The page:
Italian prosecutors said on March 15 they seized a batch of nearly 400,000 doses of the AstraZeneca COVID-19 vaccine after a man died hours after receiving the shot.
Piedmont’s regional government told Reuters it suspended the use of AstraZeneca batch ABV5811 after a 57-year-old man identified as Sandro Tognatti fell ill and died. The cause of death and other circumstances surrounding his death are not clear.
“It is therefore important to ensure that continued administration of the drug throughout the country does not lead to further consequences [harmful or fatal] … until we are completely sure that [Tognatti’s] death cannot be attributed to the above-mentioned inoculation,” prosecutor Teresa Angela Camelio said in a statement to news outlets.
Tognatti, a music teacher, was administered the vaccine on the afternoon of March 13, his wife told news outlets, according to Reuters. She said he developed a high temperature and fell ill. He died shortly after an ambulance was called for him on March 14.
In a statement to The Epoch Times, AstraZeneca said that “the safety of all is our first priority.”
“We are working with national health authorities and European officials and look forward to their assessment later this week. Around 17 million people in the EU and UK have now received our vaccine, and the number of cases of blood clots reported in this group is lower than the hundreds of cases that would be expected among the general population,” it read.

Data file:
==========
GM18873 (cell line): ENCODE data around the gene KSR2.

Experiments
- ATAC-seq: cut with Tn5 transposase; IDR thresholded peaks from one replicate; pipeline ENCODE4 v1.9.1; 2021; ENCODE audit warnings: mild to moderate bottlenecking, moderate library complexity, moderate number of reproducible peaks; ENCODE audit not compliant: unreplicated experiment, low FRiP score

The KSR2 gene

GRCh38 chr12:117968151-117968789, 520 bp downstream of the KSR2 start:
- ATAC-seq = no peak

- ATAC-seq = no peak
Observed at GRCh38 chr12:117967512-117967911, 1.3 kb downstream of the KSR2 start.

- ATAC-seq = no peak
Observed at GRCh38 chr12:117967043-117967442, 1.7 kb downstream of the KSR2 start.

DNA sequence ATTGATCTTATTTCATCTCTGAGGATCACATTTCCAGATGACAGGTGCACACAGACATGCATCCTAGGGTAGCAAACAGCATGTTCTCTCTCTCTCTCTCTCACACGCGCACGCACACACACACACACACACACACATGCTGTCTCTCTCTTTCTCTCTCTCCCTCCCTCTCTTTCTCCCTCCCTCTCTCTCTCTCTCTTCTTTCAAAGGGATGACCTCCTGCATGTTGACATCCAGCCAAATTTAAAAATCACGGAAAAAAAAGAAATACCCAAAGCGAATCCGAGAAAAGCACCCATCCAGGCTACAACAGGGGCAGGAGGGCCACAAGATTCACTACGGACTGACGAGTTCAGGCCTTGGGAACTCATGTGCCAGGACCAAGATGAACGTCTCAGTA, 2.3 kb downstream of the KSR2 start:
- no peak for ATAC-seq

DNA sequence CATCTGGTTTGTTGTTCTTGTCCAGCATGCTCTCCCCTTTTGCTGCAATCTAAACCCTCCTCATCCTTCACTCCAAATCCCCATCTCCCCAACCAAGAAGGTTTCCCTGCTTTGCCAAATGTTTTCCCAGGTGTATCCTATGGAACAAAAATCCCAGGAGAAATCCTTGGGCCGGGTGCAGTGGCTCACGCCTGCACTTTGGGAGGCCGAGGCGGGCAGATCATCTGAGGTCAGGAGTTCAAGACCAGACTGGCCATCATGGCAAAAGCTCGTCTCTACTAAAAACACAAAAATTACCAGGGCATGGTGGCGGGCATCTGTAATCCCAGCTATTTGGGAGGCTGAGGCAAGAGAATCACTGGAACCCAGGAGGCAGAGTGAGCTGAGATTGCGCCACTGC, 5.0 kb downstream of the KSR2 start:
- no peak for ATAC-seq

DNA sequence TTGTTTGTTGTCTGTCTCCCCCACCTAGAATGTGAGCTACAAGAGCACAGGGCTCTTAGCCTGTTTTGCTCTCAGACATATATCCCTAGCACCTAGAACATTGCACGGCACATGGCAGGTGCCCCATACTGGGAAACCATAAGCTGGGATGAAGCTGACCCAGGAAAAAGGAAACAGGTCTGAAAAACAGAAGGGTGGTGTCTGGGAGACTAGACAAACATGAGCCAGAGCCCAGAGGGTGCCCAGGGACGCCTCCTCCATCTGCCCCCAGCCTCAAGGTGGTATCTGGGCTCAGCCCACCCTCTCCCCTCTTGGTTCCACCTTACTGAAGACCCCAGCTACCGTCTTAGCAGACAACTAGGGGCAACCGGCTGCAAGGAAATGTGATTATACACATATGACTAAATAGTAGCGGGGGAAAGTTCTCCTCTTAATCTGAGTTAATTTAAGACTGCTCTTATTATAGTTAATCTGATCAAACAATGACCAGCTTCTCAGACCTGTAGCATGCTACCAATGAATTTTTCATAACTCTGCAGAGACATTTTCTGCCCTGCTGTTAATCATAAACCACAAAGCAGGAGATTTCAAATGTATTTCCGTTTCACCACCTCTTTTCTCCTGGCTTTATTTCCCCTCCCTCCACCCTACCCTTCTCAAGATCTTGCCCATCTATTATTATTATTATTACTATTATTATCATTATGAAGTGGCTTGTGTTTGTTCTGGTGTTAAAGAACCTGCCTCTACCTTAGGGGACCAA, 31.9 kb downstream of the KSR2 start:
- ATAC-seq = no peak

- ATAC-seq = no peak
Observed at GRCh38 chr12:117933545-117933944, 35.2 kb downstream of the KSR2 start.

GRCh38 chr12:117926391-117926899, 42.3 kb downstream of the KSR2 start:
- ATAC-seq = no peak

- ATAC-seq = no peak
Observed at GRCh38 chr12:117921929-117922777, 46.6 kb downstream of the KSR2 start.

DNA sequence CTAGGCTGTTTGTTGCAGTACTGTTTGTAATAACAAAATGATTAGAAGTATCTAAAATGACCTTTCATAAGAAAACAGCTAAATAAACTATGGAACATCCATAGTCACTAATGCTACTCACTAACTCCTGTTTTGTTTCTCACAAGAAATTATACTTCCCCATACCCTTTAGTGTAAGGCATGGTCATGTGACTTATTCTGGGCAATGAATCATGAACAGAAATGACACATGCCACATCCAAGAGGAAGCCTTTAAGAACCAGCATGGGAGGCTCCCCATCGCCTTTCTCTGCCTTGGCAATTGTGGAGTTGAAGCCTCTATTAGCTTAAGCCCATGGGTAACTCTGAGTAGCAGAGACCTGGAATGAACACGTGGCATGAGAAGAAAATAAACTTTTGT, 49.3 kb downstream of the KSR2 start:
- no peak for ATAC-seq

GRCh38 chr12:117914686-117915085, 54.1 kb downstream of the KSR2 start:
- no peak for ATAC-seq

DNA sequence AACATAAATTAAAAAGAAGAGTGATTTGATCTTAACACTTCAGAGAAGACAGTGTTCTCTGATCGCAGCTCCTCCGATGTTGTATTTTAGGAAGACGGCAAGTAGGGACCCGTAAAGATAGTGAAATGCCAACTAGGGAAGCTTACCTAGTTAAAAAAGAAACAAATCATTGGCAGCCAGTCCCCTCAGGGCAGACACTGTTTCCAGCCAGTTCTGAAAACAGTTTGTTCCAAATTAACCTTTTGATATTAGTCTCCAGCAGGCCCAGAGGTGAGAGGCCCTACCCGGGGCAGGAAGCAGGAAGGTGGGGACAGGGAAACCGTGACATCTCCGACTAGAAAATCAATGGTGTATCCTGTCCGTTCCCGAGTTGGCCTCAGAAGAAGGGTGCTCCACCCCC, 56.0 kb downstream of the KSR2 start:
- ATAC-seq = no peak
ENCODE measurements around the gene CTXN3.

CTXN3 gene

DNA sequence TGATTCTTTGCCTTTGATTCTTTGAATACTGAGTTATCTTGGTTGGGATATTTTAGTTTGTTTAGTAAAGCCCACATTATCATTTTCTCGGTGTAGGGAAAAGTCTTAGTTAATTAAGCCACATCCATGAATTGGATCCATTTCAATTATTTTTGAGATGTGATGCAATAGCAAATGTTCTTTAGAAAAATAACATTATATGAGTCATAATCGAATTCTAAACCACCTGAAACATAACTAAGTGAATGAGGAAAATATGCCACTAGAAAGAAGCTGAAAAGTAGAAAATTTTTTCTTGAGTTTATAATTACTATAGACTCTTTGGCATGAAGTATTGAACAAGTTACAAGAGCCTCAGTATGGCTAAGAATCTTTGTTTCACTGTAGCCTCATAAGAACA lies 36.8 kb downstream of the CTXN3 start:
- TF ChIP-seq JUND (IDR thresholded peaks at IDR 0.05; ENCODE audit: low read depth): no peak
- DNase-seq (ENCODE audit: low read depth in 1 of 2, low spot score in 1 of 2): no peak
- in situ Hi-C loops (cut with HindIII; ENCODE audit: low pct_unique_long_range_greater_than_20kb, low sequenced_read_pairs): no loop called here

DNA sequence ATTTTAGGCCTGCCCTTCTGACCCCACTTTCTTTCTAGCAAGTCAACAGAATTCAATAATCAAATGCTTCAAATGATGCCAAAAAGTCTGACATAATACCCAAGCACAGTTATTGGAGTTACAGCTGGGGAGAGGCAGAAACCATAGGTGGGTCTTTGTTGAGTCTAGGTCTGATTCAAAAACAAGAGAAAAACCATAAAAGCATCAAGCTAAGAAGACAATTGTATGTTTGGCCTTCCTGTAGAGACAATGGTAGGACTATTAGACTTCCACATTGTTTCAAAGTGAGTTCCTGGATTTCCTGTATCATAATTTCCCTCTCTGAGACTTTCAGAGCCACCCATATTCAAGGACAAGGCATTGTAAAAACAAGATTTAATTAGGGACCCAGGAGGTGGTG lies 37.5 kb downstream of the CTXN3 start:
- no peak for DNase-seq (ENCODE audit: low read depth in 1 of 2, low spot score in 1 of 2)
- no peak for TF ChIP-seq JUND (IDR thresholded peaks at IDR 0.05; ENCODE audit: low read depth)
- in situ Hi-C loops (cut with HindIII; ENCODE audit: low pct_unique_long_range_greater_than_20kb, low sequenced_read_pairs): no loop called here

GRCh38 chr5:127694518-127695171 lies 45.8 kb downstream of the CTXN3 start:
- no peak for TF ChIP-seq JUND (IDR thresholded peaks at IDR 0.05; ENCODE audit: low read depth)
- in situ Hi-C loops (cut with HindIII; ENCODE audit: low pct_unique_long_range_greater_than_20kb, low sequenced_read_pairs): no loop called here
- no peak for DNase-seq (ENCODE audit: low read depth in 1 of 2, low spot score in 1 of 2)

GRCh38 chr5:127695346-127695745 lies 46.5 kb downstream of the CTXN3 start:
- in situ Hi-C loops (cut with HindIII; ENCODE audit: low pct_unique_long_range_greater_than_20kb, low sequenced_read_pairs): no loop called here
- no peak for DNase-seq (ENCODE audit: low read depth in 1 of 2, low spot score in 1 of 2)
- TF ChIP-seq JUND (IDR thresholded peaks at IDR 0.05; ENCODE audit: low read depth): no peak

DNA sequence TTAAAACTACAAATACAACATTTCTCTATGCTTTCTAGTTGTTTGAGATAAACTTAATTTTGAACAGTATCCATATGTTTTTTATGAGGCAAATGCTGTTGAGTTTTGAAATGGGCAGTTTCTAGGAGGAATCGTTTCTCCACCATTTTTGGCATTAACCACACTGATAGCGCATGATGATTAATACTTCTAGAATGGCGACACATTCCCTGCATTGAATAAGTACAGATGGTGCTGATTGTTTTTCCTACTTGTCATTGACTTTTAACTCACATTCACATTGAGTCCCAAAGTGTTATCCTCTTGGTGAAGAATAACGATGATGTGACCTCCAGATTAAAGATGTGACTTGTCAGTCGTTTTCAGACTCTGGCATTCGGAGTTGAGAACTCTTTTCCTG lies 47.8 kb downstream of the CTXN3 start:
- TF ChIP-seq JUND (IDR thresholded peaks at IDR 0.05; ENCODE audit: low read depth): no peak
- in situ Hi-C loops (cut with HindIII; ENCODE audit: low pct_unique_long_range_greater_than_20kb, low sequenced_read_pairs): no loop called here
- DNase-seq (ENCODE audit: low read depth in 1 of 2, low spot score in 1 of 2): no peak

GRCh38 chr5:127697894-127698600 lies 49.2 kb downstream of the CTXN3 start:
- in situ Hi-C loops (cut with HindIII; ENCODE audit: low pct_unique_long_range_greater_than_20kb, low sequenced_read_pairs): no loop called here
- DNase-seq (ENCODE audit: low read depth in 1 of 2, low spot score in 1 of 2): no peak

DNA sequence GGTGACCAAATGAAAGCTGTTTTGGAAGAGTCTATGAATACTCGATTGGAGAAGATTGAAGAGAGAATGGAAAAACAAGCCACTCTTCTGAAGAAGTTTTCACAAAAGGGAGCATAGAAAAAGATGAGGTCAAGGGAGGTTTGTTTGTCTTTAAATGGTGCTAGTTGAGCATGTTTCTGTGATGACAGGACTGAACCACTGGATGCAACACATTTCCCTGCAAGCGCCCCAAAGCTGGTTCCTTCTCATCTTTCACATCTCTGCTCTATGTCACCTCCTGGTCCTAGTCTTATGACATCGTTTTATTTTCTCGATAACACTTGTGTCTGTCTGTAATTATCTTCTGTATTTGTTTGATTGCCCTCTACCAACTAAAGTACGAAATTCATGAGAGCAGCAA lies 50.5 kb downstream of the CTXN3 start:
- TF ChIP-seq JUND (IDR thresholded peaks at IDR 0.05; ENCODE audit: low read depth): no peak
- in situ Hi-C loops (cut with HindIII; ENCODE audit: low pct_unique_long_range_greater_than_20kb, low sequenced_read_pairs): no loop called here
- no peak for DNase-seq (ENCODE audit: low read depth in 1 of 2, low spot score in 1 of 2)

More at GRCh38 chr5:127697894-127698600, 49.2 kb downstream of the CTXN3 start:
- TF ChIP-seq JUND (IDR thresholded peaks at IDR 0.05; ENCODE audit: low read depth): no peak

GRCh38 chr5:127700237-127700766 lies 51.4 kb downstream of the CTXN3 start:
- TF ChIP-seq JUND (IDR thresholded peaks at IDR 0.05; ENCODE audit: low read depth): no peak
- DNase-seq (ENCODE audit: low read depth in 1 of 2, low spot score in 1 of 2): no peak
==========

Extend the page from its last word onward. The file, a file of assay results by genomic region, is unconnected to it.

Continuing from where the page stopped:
Authorities in Sicily, Italy, also seized batches last week of the vaccine after two men reportedly fell ill after getting the shot.
The UK firm and Oxford, which helped develop the vaccine, stated that there’s no connection between the vaccine and reports of severe blood clotting.
But France, Italy, Spain, and Germany halted the vaccine’s usage on March 15 due to precautions following the reports of adverse effects among recipients.
Denmark’s health agency said that a 60-year-old woman who died after receiving the shot suffered from a blood clot. The unnamed woman had “highly unusual” symptoms, according to the Danish Medicines Agency.
The agency reported that the woman had a low number of blood platelets and clots in small and large vessels, as well as bleeding.
“It was an unusual course of illness around the death that made the Danish Medicines Agency react,” it said in a statement on March 14, as reported by AFP.
AstraZeneca said on March 15 that it had conducted a review of more than 17 million people who were vaccinated in the EU and UK, saying it showed no evidence of a higher risk of blood clots.
The EU’s European Medicines Agency (EMA) said last week that it’s investigating around 30 reported cases of blood clotting, adding that the “vaccine’s benefits currently still outweigh risks.”
French President Emmanuel Macron said the EMA was expected to create a recommendation about the vaccine on March 16 and also announced the suspension of usage in the country.
“The decision has been made … to suspend the use of the AstraZeneca vaccine as a precaution, hoping that we can resume its use quickly if the judgment of the EMA allows it,” he said on March 15.